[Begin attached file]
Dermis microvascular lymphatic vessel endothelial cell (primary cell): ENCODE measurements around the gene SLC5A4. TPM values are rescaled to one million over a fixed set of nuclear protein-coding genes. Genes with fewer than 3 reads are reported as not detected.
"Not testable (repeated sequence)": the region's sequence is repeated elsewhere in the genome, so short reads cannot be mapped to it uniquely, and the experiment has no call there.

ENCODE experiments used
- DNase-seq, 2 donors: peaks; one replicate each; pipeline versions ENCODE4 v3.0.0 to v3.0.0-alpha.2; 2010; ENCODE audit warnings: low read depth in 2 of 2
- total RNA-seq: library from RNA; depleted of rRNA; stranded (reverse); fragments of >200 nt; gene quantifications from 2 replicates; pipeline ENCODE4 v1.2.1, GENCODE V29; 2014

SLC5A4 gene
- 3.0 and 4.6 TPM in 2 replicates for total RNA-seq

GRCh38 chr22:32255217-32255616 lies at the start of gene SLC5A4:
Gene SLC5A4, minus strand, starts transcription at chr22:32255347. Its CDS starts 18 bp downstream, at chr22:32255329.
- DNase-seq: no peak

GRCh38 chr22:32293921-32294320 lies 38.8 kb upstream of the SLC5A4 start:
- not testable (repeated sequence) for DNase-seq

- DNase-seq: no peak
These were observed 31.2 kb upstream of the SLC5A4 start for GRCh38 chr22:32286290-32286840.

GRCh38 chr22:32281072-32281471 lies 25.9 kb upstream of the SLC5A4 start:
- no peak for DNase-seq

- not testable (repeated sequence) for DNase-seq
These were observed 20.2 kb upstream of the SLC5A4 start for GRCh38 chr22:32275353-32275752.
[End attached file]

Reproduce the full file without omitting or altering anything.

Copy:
Dermis microvascular lymphatic vessel endothelial cell (primary cell): ENCODE measurements around the gene SLC5A4. TPM values are rescaled to one million over a fixed set of nuclear protein-coding genes. Genes with fewer than 3 reads are reported as not detected.
"Not testable (repeated sequence)": the region's sequence is repeated elsewhere in the genome, so short reads cannot be mapped to it uniquely, and the experiment has no call there.

ENCODE experiments used
- DNase-seq, 2 donors: peaks; one replicate each; pipeline versions ENCODE4 v3.0.0 to v3.0.0-alpha.2; 2010; ENCODE audit warnings: low read depth in 2 of 2
- total RNA-seq: library from RNA; depleted of rRNA; stranded (reverse); fragments of >200 nt; gene quantifications from 2 replicates; pipeline ENCODE4 v1.2.1, GENCODE V29; 2014

SLC5A4 gene
- 3.0 and 4.6 TPM in 2 replicates for total RNA-seq

GRCh38 chr22:32255217-32255616 lies at the start of gene SLC5A4:
Gene SLC5A4, minus strand, starts transcription at chr22:32255347. Its CDS starts 18 bp downstream, at chr22:32255329.
- DNase-seq: no peak

GRCh38 chr22:32293921-32294320 lies 38.8 kb upstream of the SLC5A4 start:
- not testable (repeated sequence) for DNase-seq

- DNase-seq: no peak
These were observed 31.2 kb upstream of the SLC5A4 start for GRCh38 chr22:32286290-32286840.

GRCh38 chr22:32281072-32281471 lies 25.9 kb upstream of the SLC5A4 start:
- no peak for DNase-seq

- not testable (repeated sequence) for DNase-seq
These were observed 20.2 kb upstream of the SLC5A4 start for GRCh38 chr22:32275353-32275752.